Pubdate: Tue, 05 Feb 2002
Source: Athens Banner-Herald (GA)
Copyright: 2002 Athens Newspapers Inc
Author: Kate Carter


The legal director for Georgia's American Civil Liberties Union (ACLU) 
spoke out Monday evening against the Clarke County School District's 
preliminary plans to implement unannounced random searches by drug dogs and 
random drug testing at the county's two high schools.

Invited by the University of Georgia chapter of the ACLU, Gerry Weber 
called on the group to organize against the school district's proposed 
action against drugs, and "poke holes in what they're trying to do."

Weber cited a Clayton County case in which fifth-graders were 
strip-searched over some missing money, and said, "It shows if you hop on a 
slippery slope, how far you might fall."

Clarke Schools Superintendent Lewis Holloway was unavailable Monday, but he 
said in December that he was hoping to implement random drug dog searches 
soon after school commenced in January. According to several school 
district officials Monday, no further planning on the matter has taken 
place since December.

"We can't move forward until there's a decision from the board about 
whether they want it," said deputy superintendent Ernest Hardaway.

While some school district officials say the superintendent does not need 
board approval for the drug dog searches because they will not require a 
change in policy and will not cost the school district anything, the board 
will definitely need to approve a policy on random drug testing -- a 
measure targeted for this fall with costs around $30,000 per year, 
according to Holloway.

So far, the school board has discussed random drug testing for athletes, in 
addition to all those who park on school campus. State and federal courts 
have routinely upheld drug testing for athletes, both because athletes 
serve as role models for other students and because physical activity under 
the influence of drugs puts them at a higher health risk.

But testing for those who drive to school is not as common.

Board member Jim Ponsoldt -- a UGA law professor who has taught 
constitutional law -- said he is eager to hear the U.S. Supreme Court's 
decision this summer on a case in which a student is challenging a school 
district's right to randomly drug test students in all extracurricular 
activities. This, according to Ponsoldt, could impact whether school 
districts can continue to extend random drug testing beyond athletes.

So far, the majority of the school board has expressed support for drug dog 
searches and random drug tests. Ponsoldt said he is the only member who is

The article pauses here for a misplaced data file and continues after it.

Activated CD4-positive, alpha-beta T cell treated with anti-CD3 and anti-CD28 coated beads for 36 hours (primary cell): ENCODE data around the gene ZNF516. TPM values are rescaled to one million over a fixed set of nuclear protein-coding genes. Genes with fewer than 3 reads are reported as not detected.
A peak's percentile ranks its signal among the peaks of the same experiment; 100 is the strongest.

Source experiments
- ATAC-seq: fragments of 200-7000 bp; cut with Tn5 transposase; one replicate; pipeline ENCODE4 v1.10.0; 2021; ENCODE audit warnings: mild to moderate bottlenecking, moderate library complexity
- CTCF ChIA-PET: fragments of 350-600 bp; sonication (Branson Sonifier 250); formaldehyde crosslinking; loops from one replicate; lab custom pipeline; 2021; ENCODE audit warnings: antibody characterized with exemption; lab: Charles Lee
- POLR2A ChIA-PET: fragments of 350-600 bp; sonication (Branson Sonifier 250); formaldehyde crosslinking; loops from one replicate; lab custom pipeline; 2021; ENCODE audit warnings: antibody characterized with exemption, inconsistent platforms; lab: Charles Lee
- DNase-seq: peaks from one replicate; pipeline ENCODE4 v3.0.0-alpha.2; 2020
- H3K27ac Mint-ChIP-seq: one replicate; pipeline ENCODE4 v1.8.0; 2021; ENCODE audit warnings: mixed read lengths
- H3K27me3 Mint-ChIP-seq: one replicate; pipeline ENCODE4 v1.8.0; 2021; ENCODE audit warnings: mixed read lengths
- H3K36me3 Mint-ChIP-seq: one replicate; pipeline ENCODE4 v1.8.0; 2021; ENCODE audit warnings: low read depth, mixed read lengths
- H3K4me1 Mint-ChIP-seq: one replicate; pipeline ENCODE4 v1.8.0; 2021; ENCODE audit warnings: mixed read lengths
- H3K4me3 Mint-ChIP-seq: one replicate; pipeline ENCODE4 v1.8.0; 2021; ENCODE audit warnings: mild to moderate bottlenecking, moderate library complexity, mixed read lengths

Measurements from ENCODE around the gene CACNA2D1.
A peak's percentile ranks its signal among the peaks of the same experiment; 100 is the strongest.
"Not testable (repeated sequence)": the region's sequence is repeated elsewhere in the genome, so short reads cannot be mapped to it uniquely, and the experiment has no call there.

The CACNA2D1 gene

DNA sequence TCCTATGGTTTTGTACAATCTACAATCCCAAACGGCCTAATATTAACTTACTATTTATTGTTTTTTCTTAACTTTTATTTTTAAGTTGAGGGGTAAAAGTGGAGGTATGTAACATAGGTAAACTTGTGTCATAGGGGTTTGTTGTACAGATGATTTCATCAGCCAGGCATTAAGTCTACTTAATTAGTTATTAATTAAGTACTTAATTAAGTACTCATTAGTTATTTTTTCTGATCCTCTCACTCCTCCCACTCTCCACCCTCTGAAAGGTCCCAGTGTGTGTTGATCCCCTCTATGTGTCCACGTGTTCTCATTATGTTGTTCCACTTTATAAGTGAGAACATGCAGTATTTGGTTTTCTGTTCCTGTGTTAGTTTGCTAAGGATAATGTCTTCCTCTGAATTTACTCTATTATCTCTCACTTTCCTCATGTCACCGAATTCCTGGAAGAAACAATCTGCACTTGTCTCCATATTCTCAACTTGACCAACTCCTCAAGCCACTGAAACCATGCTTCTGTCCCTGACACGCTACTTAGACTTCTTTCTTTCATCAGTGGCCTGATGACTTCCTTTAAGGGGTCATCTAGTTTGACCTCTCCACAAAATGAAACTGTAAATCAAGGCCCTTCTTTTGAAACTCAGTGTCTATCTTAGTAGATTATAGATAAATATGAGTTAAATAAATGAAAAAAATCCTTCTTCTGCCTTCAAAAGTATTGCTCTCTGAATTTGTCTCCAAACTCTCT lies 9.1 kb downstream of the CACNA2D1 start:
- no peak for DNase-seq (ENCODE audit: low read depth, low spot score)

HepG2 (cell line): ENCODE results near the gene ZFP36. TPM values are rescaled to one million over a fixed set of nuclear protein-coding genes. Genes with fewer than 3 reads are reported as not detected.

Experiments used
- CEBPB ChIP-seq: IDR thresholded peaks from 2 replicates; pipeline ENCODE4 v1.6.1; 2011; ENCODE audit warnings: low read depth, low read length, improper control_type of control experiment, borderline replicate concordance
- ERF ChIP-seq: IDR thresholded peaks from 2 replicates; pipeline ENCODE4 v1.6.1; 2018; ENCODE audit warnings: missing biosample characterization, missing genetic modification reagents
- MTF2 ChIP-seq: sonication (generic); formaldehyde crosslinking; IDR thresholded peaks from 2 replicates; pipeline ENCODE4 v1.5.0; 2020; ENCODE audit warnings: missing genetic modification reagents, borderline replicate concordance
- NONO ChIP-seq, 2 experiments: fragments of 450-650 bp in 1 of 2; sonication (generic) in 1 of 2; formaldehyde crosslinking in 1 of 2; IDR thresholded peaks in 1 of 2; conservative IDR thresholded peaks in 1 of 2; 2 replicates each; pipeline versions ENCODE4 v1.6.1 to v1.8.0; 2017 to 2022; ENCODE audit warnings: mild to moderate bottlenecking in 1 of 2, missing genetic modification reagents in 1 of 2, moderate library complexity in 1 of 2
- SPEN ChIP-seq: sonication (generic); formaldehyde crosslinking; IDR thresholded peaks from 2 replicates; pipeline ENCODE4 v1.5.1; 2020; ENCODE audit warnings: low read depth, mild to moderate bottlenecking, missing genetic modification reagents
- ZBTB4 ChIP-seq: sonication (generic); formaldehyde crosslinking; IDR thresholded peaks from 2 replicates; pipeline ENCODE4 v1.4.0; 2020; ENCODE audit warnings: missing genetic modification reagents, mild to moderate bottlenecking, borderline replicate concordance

against the searches by drug dogs, and he supports drug testing only for 

"It is politically incorrect to oppose it, and nobody will publicly oppose 
it," said Ponsoldt.

He added, "It is hard to draw the line. We do have an obligation to do 
something about drugs in schools."

Thus far, the U.S. Supreme Court has heard two cases dealing with searches 
and drug testing in public schools. In a 1980 case, the court upheld a New 
Jersey school system's right to search a student's purse. A decade later, 
the court upheld an Indiana school system's right to administer drug tests 
to student-athletes.

But Weber told the group Monday that the U.S. Supreme Court's decision to 
uphold the testing of athletes was based on that specific school, which had 
been found by the court to have drug problems of "epidemic proportions" 
among the athletes. He said the Clarke County School District would have to 
prove that they have a significant problem before implementing such measures.

Nevertheless, in both cases, the court found that a school system has more 
flexibility than the police, because of the generally large numbers of 
young people and few numbers of adults present. In addition, the court 
found that students' Fourth Amendment rights - protection against 
unreasonable searches and seizures - were not violated because the school 
systems' actions were justified and reasonably executed.

Weber said it is important the school atmosphere does not resemble that of 
a prison, and that students do not think of their teachers as police.

"You cannot start saying that students do not have as many rights when 
they're in school," said Weber.
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